Rejoice. Always? YES!

Can you imagine what it would be like to experience joy at all times? Does that seem too good to be true? What if it is possible?

Paul, a key influencer in the New Testament, writes to the church in Philippi about not being anxious and always rejoicing, and he is doing so from a prison cell.

Under a 24-hour watch by Roman guards, locked in a dungeon, Paul writes;

“4Rejoice in the LORD always; again I will say, rejoice.”

If there were circumstances that contradict joy, it is being locked up.

Learning how to rejoice, always, even when life gives us little to be happy about, is uncovered in a few keywords in this verse.

#1 Rejoice

The word rejoice comes from the Greek word “chario,” and derives from the word charis, which means grace. Chario translates literally as to experience God’s grace. To be conscious of His grace.

Speaking from first-hand experience, Paul is not suggesting you ignore reality but that you build your joy upon His grace, not your circumstances.

#2 In the LORD

Just like our thanksgiving, joy must be anchored upon the giver, not the gifts. If our joy is established on temporary things, joy will be erratic.

God never changes, fades, and will never fail us, but people, places, and things will. When our joy is in the LORD, we can rejoice no matter our circumstances.

You may find yourself in a difficult time, and find joy is hard to come by. I understand how you feel. By calibrating our joy “in the LORD” and not on our circumstances, we place our focus on Jesus.

  • Dwell on His goodness and faithfulness in your life.
  • Turn on some worship music and begin to sing.
  • Take out a journal and write out how much God has done for you.

The journey back to rejoicing always begins with a single action!

Next, Paul says,

5Let your reasonableness be known to everyone. The Lord is at hand.”

That word reasonableness is sometimes translated as gentleness because the application is on how we treat others. Reasonableness is synonymous with meekness.

This was an essential attribute of Jesus’ life. Jesus said the meek would inherit the earth. Meekness is not weakness but power under control.

Reasonableness means that you exercise grace instead of the full limits of your power when dealing with another. Our reasonableness is to be evident to all, not just to friends and family.

If there has ever been a time when a gentle response is needed, it’s now. And that means the best thing you can do is walk away or bite your tongue.

The phrase “the LORD is at hand” is unique. Paul is speaking about the closeness of Jesus both in eschatological terms (His second-coming) and proximity.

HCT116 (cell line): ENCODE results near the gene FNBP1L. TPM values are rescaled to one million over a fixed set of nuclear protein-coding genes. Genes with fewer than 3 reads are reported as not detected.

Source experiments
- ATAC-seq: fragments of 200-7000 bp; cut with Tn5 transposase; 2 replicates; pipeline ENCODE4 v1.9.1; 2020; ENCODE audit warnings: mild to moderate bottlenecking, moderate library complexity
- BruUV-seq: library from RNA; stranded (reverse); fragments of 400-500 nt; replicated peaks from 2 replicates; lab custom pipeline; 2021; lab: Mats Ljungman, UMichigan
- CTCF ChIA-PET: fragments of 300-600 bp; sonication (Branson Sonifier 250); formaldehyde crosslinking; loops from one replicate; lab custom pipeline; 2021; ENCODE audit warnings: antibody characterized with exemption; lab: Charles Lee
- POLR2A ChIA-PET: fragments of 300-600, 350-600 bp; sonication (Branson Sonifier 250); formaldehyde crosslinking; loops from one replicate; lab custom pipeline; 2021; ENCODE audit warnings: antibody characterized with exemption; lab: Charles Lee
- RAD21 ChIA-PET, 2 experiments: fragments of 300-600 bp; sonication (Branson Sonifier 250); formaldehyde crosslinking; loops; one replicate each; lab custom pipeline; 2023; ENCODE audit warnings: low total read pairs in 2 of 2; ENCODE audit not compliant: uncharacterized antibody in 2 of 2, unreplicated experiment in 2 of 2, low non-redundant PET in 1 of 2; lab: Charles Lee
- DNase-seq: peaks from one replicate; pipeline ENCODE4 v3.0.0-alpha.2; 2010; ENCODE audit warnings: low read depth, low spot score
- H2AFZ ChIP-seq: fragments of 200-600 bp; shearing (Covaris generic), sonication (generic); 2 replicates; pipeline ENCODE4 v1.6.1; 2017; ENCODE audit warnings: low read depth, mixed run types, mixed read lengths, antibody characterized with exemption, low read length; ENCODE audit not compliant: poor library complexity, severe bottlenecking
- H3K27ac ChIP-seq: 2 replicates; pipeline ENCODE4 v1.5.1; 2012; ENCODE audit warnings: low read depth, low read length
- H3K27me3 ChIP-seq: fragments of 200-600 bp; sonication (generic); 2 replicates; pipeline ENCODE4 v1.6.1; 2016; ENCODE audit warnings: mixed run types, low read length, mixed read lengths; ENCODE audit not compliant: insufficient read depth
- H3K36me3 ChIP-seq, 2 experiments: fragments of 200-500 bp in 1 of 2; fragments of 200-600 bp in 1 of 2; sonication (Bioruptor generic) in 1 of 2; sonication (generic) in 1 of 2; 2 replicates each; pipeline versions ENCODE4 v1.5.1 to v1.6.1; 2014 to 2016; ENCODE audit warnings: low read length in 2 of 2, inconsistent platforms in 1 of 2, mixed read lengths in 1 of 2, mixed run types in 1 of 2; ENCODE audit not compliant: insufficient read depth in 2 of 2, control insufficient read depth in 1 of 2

The phrase “at hand” was a Hebrew idiom illustrating a unit of measure. It’s the act of taking a rough measurement by using the four fingers on your hand. Paul says this to express how close the LORD is to you!

God’s grace becomes even more significant in verses 6-7.

6do not be anxious about anything, but in everything by prayer and supplication with thanksgiving let your requests be made known to God.”

Globally, anxiety is at an all-time high. Anxiety can be trigger by an emotional or physiological reaction to our environment and our circumstances.

Feeling anxiety does not make you a weak person or a weak-Christian. And anxiety is not something that can be turned off or on. God has given us a way of dealing with it, so we aren’t bound by it.

Anxiousness is concern turned into distress. It’s an obsession with worry.

When we allow anxiousness to overtake us, we worry about things that might happen before we give any effort to avoid the perceived outcome or give God time to respond.

Therefore, Paul says not to be anxious about anything but PRAY!

Prayer places your worry and concerns in God’s hands, who is immensely qualified to handle it.

This is why 1 Peter 5:7 says, “Cast all your anxiety on Him, because He cares for you.”

So before you surrender to your circumstances or worry, turn to God in prayer, and repeat as necessary, and let Him carry your burdens and concerns.

Prayer orients us toward God. It’s the act of taking a step towards God and away from our worries and concerns.

And take note of our disposition upon entering prayer; thanksgiving. Being thankful keeps prayer from becoming a complaint-session.

  • Doubt is the substance of complaining.
  • Faith is the substance of praying.
  • Faith moves mountains.
  • Doubt sees an unmovable object.

Paul’s final statement is contingent on us doing all the things previously mentioned.

And the peace of God, which surpasses all understanding, will guard your hearts and your minds in Christ Jesus.”

The peace of God, or “peace from God” is flanked by two key phrases that put an exclamation on peace.

#1 Surpasses all understanding.

This means that human reasoning cannot comprehend God’s peace. It cannot grasp how peace can be delivered at such a time, in such a place, and even to such a person.

#2 God’s peace will guard your heart.

The word guard in Greek is a military term and means “to protect by a garrison.” It’s a fortification of something with a battalion of troops.

Being flanked by Roman soldiers, as Paul is, might cause some to forfeit their peace, but God’s peace guarded Paul’s heart and mind.

Yet when it comes to God’s peace, don’t place roadblocks in the way of it.

There is no argument worth winning, no point worth proving, no purpose in picking up our worry after praying about it, that is worth losing the all-surpassing, heart and mind guarding, peace of God!

Being thankful in prayer is the difference between maintaining joy and peace or being gripped by anxiety.

(If you’d like to see this message from a recent sermon preached, you can click this YouTube link.)

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